One of your most important tasks as an elementary school teacher is helping students learn how to read and pronounce words correctly. Teaching blends is often the biggest obstacle for very young children. Spl, spr, scr, and str consonant blends are not intuitive at all for young readers, and they quickly get bored after struggling through a complex word.
Luckily, there are plenty of tools and tricks of the trade to help you get around this hurdle.
How Do You Explain Consonant Blends to Elementary Students?
Consonant blends are just two or more consonants that are written together. Unlike digraphs such as “ch” that form a new sound, every letter in a consonant blend keeps its sound.
When teaching blends, you don’t have to explain the mechanics of the construction to children. Instead, focus on the sounds. Ask them to sound out each letter, then pronounce them together.
What Are Some Examples of Blends?
The most common blends are initial and final consonant blends. Your students might ask, what are some examples of initial and final consonant blends (although not in these exact words)? Initial consonant blends are ones that come at the beginning of the word, such as “spl” in “splash.”
Final consonant blends are the ones that come at the end of the word, such as “nk” in “stink.”
What Order Should I Teach Consonant Blends?
When you asked, what consonants should I teach first, you probably learned that you should use the most common letters first.
A similar principle applies when teaching consonant blends. You should teach common combinations such as spr, scr, and str consonant blends first. When you’re teaching blends, teach them in groupings of similar sounds (for example, all blends with an r together).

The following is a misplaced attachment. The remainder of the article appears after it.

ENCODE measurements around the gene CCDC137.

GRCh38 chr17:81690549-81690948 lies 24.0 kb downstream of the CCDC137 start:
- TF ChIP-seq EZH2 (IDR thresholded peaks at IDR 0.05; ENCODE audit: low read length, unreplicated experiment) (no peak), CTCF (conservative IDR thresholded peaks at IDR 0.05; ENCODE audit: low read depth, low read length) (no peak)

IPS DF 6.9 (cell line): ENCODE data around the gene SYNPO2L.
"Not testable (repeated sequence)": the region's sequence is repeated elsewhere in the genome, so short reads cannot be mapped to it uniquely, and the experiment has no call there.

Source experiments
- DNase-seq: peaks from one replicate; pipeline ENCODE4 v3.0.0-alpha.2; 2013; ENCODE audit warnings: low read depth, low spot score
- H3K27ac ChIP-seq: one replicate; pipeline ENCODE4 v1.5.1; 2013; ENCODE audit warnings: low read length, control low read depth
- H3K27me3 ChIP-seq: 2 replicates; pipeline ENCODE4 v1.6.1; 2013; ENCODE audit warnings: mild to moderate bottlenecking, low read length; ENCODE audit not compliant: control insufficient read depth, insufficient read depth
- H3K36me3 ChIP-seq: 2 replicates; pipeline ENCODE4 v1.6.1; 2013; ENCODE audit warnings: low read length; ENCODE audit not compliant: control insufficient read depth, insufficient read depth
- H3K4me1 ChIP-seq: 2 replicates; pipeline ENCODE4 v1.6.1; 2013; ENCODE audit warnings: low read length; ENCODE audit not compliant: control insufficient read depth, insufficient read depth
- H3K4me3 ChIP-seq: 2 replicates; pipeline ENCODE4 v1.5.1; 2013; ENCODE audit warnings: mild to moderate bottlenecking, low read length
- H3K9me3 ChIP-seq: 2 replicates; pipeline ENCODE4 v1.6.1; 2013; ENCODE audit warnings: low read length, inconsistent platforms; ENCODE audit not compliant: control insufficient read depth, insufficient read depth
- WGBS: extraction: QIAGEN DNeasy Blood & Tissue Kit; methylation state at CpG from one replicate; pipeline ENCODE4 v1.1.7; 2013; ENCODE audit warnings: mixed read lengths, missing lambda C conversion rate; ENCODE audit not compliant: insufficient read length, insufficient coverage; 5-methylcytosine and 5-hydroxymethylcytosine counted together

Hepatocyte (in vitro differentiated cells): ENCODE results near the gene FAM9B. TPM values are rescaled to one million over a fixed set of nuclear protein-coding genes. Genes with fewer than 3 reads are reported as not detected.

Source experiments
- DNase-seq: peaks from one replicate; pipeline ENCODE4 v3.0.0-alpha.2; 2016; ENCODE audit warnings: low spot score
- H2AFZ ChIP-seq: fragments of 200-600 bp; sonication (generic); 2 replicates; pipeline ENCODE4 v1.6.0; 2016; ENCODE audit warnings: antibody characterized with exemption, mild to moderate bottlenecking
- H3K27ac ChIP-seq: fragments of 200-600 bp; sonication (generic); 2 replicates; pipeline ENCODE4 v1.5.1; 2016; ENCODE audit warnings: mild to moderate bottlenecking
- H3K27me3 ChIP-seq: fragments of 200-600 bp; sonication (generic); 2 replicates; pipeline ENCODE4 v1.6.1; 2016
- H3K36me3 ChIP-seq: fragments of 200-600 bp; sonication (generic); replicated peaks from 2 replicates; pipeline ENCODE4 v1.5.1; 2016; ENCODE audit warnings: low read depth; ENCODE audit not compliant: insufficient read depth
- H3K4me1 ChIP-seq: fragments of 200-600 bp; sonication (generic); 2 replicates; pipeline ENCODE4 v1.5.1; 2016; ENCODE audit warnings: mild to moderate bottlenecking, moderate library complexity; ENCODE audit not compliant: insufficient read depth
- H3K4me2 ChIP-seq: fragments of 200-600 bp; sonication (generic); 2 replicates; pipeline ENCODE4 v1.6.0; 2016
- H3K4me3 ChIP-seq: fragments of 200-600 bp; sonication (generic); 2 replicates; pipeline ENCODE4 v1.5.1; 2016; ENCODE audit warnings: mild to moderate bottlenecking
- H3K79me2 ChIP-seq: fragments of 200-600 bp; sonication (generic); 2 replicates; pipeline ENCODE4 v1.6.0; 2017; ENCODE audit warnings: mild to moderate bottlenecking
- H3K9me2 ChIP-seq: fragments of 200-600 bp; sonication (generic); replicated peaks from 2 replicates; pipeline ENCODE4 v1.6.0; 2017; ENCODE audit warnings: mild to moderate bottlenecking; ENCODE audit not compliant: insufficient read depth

The order of words you teach matters more than the blends themselves. Choose simpler, shorter words at first, then move on to longer words with more than four sounds.
How Do You Teach Blends in a Fun Way?
Most teaching methods for blends recommend using flash cards and sounding out words, but this quickly gets boring for the students (and for you). Consonant blend activities are a great way to help kids learn while retaining their attention.
Try to give your students an opportunity to use blends themselves, whether by filling in worksheets where they add letters to blanks in given words, or by using mechanical letters to form words.
Activities that get the kids moving are also a big hit. Cut up letters and make a scavenger hunt where they have to put together different cards to make consonant blends. Or play consonant blend bingo and hand out prizes to students who identify the blends correctly.
Powerpoint Slides for Teaching Consonant Blends
Teaching consonant blends and explaining them to students can be challenging. If you are facing difficulty making lesson slides for consonant blends, we are here to help you.
Download our complete set of ready-to-use PowerPoint slides for teaching Consonant Blends. This classroom resource is designed mainly for elementary grade teachers. Our PowerPoint slides are editable, and you can modify them according to your requirement.
First, let's look at the learning objectives and outcomes of this lesson.
Students should be able to;
- Understand the term consonant blends
- Identify the words spr, scr, spl, & str blends and read them phonemically correct
Students will be able to;
- Sort words with the spr, scr, spl, & str blends
- Identify sounds of letters, and match words beginning with three-letter sounds.
You can watch the lesson video here before downloading the Powerpoint slides.
Download ppt Slides For This Lesson
Editable Lesson Slides included
The Final Word on Teaching Blends
Teaching consonant blends is an important part of phonics, but very young children often struggle with these more complex sounds. By teaching groupings of similar blends together and starting with shorter words, you can present this concept in an accessible way. Choosing fun activities that play up your students’ competitive nature will also help the lessons stick.
We hope that this teaching resource is helpful for you. In addition, you can check the complete range of our teaching resources for elementary grade English lessons here.